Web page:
In the first of a series of two articles, we introduce the research of Dr Ningtao Mao, Senior Lecturer in Performance Textiles at the University of Leeds. So informative and extensive was Dr Mao’s submission on the subject of workwear, we believe it will be a vital reference for readers and, as such, urge you also to read September’s edition of H&SI, where you will find further material that will help to inform your selection of this vital kind of PPE.
Serving a purpose
Workwear refers to the garment specifically designed to be worn in the workplace1 in relation to the wearer’s occupational job. The purposes of workwear can be grouped into the following two categories:
1. Conventional workwear: designed for mainly conveying the image of the organisation and boosting the confidence of the customer; or providing some conventional, lightly protection functions such as windproof, stainproof, rainproof or durability to protect people from their work environment, e.g. uniform and corporate clothing. 2. Specialist workwear: specially designed for the purpose of providing protection of job related occupational safety and health to the wearers, their products, customer, patient from environmental hazards and contamination, e.g. protective clothing, gloves, gowns, suits or aprons. The specialist workwear in the group discussed in this paper includes: • Protective workwear to protect wearer at workplace • Workwear designed to protect products, e.g. food, pharmaceutical/medical products, electronic products in cleanroom, to be processed in the workplace from damage, contamination, infection by environmental hazards and people • Workwear to protect both people and products, customers, patient, e.g. pharmaceutical, medical products and patients in hospitals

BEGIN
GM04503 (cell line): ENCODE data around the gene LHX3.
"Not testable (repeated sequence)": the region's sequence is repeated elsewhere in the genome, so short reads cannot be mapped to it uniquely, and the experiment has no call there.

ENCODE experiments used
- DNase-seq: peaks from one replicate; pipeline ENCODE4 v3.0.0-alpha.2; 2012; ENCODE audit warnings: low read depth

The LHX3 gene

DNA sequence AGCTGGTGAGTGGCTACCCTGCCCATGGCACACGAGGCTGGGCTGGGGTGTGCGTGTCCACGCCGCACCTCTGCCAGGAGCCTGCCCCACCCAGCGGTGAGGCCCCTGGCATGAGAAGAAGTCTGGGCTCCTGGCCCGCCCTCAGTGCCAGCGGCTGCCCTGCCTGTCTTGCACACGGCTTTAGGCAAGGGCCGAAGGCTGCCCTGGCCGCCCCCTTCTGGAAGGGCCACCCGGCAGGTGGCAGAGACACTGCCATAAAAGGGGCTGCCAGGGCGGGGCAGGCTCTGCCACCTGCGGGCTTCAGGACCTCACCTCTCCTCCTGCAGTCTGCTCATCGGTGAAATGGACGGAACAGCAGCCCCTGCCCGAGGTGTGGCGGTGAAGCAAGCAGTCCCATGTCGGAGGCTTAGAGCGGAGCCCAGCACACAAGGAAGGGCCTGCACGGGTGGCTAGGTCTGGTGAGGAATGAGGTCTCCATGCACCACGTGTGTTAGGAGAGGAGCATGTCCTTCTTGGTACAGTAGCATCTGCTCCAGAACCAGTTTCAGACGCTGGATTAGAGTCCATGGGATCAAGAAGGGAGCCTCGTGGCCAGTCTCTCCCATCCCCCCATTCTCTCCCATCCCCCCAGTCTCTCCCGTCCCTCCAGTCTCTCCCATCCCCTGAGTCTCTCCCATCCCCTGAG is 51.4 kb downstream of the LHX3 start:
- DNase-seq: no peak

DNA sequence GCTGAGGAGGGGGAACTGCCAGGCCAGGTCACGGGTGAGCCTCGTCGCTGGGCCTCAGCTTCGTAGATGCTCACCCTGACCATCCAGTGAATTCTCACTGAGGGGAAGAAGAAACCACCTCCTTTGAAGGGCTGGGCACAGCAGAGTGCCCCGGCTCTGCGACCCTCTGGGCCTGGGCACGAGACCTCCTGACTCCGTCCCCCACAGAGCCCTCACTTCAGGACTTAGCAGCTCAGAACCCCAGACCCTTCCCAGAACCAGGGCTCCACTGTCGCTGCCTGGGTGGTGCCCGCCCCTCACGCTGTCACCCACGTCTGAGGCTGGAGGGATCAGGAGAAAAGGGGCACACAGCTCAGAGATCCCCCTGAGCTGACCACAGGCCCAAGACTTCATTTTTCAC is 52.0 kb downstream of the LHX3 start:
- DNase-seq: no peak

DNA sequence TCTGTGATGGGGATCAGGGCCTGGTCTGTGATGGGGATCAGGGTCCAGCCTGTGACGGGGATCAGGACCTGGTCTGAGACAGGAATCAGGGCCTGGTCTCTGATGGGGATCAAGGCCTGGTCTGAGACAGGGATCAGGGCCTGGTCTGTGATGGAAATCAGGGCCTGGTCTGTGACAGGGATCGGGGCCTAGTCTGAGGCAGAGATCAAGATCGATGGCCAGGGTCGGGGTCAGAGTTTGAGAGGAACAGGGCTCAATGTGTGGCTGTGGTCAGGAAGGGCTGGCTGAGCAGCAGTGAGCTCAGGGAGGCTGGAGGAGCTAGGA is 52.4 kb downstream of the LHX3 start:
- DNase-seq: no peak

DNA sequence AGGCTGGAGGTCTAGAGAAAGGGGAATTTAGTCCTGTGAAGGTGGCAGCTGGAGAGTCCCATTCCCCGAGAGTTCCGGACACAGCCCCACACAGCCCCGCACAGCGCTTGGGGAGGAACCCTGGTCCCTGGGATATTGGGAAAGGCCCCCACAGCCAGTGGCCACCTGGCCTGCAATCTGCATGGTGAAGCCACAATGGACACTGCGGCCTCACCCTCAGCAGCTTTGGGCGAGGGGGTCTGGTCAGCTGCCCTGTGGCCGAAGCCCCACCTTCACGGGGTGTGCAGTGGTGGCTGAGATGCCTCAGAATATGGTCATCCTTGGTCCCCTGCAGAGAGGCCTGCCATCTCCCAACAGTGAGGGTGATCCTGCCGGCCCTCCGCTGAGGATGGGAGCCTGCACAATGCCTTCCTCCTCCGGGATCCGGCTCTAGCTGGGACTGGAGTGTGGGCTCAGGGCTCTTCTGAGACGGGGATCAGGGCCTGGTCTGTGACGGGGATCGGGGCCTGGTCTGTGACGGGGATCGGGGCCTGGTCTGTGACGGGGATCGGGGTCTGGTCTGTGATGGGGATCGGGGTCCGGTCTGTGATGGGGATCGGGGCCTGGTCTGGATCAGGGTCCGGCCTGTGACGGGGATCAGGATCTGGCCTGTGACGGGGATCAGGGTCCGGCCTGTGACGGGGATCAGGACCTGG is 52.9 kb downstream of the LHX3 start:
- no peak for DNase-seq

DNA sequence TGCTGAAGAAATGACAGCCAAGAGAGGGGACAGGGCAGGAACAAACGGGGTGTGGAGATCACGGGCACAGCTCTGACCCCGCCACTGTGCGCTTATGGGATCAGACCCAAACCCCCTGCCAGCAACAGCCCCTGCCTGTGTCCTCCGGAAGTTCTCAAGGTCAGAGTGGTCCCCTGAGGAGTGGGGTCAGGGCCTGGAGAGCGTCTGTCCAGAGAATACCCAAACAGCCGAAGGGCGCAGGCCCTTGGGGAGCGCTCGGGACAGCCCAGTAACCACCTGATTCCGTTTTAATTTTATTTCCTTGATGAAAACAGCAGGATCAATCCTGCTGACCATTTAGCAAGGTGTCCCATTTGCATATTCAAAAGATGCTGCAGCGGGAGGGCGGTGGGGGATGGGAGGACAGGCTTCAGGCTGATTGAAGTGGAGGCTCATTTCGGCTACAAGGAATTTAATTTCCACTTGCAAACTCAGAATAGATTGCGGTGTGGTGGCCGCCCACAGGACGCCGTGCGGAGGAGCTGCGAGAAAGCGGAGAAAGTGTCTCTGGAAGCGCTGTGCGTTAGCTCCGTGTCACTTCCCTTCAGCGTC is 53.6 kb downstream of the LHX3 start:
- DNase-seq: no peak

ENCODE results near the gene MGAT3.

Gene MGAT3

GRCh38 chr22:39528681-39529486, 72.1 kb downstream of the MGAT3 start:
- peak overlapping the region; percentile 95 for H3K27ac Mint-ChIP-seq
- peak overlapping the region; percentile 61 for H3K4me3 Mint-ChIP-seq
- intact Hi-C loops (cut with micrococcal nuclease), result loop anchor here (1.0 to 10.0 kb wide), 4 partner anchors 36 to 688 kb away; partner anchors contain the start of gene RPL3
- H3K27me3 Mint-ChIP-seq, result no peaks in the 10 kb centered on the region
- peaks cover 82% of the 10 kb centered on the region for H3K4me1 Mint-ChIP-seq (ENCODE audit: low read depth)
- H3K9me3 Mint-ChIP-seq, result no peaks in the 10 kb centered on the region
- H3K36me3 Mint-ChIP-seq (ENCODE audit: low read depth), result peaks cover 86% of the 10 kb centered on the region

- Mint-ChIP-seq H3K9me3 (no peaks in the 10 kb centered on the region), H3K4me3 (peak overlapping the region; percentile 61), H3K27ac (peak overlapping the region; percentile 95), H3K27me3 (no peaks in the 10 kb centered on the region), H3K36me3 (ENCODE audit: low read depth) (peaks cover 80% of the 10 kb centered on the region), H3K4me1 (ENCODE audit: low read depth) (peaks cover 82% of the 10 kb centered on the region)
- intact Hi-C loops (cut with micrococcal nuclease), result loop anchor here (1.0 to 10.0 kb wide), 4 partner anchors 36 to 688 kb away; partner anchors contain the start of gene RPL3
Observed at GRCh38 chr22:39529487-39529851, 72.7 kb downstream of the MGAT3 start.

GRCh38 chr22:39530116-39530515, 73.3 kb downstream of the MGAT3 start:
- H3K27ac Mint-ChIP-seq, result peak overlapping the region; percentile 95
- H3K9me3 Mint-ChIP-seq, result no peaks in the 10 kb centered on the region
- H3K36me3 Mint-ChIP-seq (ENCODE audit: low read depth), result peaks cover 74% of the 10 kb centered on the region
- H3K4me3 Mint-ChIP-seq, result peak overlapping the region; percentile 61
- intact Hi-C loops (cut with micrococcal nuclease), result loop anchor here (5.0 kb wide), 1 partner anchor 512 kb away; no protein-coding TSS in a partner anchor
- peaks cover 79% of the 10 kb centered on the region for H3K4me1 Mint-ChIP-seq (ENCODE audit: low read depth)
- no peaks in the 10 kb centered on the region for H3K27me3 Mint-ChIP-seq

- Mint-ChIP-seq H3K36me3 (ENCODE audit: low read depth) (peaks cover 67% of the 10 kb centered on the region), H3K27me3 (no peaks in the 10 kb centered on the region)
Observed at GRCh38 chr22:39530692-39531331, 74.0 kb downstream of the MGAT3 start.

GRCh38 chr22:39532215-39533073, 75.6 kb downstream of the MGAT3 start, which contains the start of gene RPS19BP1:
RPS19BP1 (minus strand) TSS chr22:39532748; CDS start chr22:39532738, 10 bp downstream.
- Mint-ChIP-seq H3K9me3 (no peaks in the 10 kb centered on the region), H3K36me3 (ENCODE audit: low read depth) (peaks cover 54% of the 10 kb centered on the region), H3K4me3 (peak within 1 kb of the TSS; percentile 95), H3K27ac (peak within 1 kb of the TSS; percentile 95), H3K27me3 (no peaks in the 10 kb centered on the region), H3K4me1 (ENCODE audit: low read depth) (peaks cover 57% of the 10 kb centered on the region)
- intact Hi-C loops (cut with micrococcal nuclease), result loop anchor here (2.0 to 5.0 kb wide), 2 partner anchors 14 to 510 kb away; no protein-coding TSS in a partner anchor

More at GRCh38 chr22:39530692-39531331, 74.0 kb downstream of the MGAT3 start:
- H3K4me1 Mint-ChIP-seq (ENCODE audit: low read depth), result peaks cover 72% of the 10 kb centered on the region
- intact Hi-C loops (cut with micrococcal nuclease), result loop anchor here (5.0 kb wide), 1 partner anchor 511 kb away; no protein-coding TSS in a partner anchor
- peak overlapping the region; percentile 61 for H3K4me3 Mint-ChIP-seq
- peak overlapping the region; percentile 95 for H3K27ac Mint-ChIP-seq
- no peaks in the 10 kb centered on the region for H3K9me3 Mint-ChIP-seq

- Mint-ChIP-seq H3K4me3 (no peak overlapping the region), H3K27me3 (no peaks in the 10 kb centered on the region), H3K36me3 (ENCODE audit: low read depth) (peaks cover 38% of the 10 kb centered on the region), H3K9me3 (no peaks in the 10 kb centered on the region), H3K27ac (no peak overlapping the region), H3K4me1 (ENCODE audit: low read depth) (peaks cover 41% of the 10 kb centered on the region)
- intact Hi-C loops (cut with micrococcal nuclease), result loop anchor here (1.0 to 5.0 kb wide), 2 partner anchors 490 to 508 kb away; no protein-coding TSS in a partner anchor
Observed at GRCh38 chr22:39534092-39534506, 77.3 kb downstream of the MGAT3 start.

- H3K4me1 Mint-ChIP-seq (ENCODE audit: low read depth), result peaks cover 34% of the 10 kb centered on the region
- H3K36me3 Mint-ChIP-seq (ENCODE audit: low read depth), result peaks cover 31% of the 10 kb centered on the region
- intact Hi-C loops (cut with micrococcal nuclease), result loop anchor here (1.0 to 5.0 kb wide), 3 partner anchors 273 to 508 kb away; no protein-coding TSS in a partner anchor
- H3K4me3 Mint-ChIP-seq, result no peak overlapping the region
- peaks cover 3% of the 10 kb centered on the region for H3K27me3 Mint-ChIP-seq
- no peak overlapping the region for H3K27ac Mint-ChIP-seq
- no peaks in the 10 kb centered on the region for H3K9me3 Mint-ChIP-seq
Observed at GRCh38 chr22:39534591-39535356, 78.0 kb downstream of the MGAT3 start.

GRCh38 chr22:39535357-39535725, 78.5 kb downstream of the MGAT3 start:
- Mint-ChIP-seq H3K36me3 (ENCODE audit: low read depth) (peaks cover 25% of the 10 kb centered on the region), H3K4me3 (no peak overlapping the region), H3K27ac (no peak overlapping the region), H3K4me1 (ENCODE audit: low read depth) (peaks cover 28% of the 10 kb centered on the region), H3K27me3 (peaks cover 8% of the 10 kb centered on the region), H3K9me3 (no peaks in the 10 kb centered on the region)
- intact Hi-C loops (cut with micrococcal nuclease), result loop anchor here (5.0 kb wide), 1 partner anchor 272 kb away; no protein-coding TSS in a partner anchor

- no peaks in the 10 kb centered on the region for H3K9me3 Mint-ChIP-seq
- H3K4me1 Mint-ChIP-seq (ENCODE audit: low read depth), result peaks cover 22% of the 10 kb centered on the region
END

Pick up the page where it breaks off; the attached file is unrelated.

Despite the impact of the recession, the growth of the workwear market is still strong. In the EU market, workwear expenditure in 2007 was about 4.4 billion Euros and, expected to be 5.8 billion2 by 2015, the workwear value accounted for around 43 percent of total PPE value in the EU market in 2007. Workwear value in the EU market can further be divided into 55 percent traditional workwear and 45 percent protective (CE-marked) clothing3. This might be due to the rigorous Health and Safety legislation and the expensive potential costs associated with injuries of employees, and the benefits of the workwear to their productivity/performance within EU. The other driving force might include the expanding overseas market such as India, China and Vietnam, where a large number of insufficiently protected workers in agricultural, energy (e.g. mining, electric, oil, petrochemical) and infrastructure (e.g. construction, steel, cement) industries offer additional market demand. This could be seen from the estimated distribution of PPE revenue in different industries in 2014-15 worldwide, as shown in Table 1. Interestingly, protective clothing – including protective workwear – accounted for about 22 percent of the total PPE marketvalue in 20084.